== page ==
Byline: Dann Gire
- I don't think there can possibly be a scarier movie released this year than Heidi Ewing and Rachel Grady's marrow-freezing documentary "Jesus Camp." The filmmakers profile evangelical Christian camps that recruit children to become political activists on behalf of the Religious Right's anti-abortion, pro-school-prayer agenda.
A sterling piece of journalism, the film presents the church training sessions and the people who conduct them in their own words and context, without spin from the Michael Moore School of Political Commentary. Ewing and Grady enjoy unrestricted access to the evangelical world and capture an eye-opening view of its emotional and political tactics. Children speak in tongues. They cry. They profess Jesus as Lord. Then a church leader says, "Look who's come to visit us!" and brings out a life-size photo figure of George W. Bush. The children touch it, cry and shout, raise their hands and give the visiting president God's blessing.
"Jesus Camp" presents its subject with a cold objective lens, but does allow Mike Papantonio, a commentator on WCBT radio, to criticize the evangelical camps for politically indoctrinating kids just as other fundamentalist groups around the world do.
"I'd like to see more churches indoctrinate (children)," bluntly says Becky Fischer, the Pentecostal minister who runs the evangelical camp. During a radio chat with Papantonio, Fischer nonchalantly drops the movie's biggest bombshell: "I think democracy is the greatest political system on Earth. But it's just on Earth, and it's ultimately destined to destroy itself because we have to give everyone equal freedom. Ultimately, that's going to destroy us!" Who would have guessed that the greatest inside threat to American democracy would be a group professing to love it the most?
"Jesus Camp" opens today at the 600 N. Michigan Ave. Theaters and Pipers Alley in Chicago and the Evanston CineArts 6. (PG-13) language. 87 minutes. * * * 1/2
- I went to a critics' screening of the comedy "The Godfather of Green Bay" predisposed to liking it, just because the writer/director/star, Pete Schwaba, came from Chicago and graduated from DePaul University. And he shot most of the footage in Wisconsin, the setting for his wacky plot involving an LA standup comedian who travels to a small nightclub in hopes of being spotted by a "Tonight Show" casting agent expected to be in the audience.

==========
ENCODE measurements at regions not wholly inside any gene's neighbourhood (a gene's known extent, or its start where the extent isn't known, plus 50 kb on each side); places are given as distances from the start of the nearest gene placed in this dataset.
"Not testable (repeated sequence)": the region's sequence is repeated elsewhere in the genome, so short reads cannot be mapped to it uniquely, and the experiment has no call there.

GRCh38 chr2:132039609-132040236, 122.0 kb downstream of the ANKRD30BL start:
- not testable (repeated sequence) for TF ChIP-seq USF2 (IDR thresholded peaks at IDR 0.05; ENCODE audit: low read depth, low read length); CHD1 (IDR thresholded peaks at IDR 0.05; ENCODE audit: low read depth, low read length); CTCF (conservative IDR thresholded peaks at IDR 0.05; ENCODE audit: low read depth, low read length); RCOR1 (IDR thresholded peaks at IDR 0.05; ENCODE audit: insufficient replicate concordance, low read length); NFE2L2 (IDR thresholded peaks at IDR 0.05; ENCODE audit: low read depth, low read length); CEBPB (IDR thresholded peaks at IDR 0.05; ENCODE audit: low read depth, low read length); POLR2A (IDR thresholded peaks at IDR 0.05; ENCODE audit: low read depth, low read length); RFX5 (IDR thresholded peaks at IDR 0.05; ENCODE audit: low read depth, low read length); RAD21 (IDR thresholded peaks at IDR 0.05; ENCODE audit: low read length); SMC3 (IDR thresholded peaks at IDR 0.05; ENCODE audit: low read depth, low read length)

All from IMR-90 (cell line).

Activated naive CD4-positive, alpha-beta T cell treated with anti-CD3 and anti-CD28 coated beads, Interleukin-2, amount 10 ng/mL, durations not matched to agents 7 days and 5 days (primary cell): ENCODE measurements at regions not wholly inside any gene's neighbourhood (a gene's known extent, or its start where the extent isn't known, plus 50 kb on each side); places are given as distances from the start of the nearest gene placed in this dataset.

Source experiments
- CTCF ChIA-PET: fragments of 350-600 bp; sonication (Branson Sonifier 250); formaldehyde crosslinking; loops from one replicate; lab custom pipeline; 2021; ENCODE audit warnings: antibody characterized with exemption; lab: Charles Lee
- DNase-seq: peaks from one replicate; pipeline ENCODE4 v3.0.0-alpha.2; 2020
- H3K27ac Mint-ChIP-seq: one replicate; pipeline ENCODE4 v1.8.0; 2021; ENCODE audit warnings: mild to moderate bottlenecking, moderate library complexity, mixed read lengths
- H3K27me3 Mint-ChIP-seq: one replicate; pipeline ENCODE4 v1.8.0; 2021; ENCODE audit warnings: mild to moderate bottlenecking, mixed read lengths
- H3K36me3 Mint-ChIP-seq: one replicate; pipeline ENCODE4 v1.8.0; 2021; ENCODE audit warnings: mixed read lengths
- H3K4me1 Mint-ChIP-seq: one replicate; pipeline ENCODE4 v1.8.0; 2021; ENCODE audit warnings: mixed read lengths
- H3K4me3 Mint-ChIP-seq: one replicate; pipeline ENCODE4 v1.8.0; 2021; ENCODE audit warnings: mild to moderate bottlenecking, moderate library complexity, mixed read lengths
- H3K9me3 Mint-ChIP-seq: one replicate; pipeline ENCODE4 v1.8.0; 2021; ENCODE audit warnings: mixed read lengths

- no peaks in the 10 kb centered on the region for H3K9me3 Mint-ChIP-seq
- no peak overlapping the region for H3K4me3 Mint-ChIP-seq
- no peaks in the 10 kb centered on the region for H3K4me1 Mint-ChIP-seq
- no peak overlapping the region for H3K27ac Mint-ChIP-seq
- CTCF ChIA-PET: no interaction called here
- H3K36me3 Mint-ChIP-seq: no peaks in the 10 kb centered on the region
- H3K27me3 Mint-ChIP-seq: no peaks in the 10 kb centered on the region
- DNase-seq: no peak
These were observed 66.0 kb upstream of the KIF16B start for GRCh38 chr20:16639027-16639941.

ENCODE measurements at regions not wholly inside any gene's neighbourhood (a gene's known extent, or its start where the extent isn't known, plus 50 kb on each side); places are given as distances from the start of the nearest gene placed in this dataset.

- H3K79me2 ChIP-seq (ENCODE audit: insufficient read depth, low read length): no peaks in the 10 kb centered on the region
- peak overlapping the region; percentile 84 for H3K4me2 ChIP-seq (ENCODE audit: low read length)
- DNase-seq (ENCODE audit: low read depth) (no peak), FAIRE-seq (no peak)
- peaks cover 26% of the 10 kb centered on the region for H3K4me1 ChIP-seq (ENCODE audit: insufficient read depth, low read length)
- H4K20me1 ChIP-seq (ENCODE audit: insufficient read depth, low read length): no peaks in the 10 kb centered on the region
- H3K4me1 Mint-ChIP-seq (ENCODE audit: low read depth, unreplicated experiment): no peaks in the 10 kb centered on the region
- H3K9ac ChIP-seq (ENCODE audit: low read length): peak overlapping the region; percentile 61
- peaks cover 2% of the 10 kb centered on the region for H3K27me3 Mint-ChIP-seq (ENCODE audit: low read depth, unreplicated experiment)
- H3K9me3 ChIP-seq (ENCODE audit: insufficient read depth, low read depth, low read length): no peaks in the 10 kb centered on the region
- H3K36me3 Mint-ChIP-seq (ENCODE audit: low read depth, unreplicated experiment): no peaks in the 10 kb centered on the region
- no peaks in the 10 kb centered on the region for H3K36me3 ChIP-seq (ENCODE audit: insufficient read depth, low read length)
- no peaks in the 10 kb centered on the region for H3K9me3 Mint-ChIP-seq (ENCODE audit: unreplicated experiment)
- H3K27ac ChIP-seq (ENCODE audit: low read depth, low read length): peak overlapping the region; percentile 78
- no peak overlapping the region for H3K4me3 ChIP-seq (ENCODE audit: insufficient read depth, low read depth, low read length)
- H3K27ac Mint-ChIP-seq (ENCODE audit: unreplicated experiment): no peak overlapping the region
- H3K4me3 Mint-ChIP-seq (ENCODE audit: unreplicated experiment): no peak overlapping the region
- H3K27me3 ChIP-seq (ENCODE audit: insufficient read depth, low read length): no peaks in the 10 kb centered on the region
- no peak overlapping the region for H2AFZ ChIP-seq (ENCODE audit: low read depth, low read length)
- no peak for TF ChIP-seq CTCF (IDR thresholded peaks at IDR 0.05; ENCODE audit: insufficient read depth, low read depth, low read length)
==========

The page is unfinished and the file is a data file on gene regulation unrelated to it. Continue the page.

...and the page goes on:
Nonetheless, "Godfather" proves to be a mirthless vehicle for Schwaba, who dabbles in broad stereotypes and cliches for laughs. Wisconsinites tend to be backwoods yokels, a subset of the McKenzie brothers' Canadian hosers. They're led by the titular villain, a local drug-dealing thug named Big Jake (Tony Goldwyn, looking scary in a mullet). As a comic sidekick named Kenny, Lance Barber plays Belushi to Schwaba's Aykroyd, named Joe. Lauren Holly pops in as Molly, who used to be Joe's English teacher; now she's date bait being hooked by both Big Jake and her former student.
If you loved the "Macarena" song, "Godfather" plays it five times, suggesting the arrested inventiveness that goes into this well-meaning but disappointing feature where the standup routines double as sleep aids.
The film opens today and is rated R (language, sexual situations). 90 minutes. * 1/2
- In Niall Johnson's well-crafted anti-Mary Poppins black comedy "Keeping Mum," Rowan Atkinson brings his patented brand of low-key befuddlement to Walter Goodfellow, a namby-pamby minister of a small British congregation. His inability to take charge has driven his teen daughter Holly (Tamsin Egerton) into the arms of tattooed guys, his son (Tobey Parkes) into being an easy target for bullies, his wife Gloria (Kristin Scott Thomas) into the arms of her American golf instructor (Patrick Swayze) and the quality of his life into the toilet.
That changes with the arrival of their …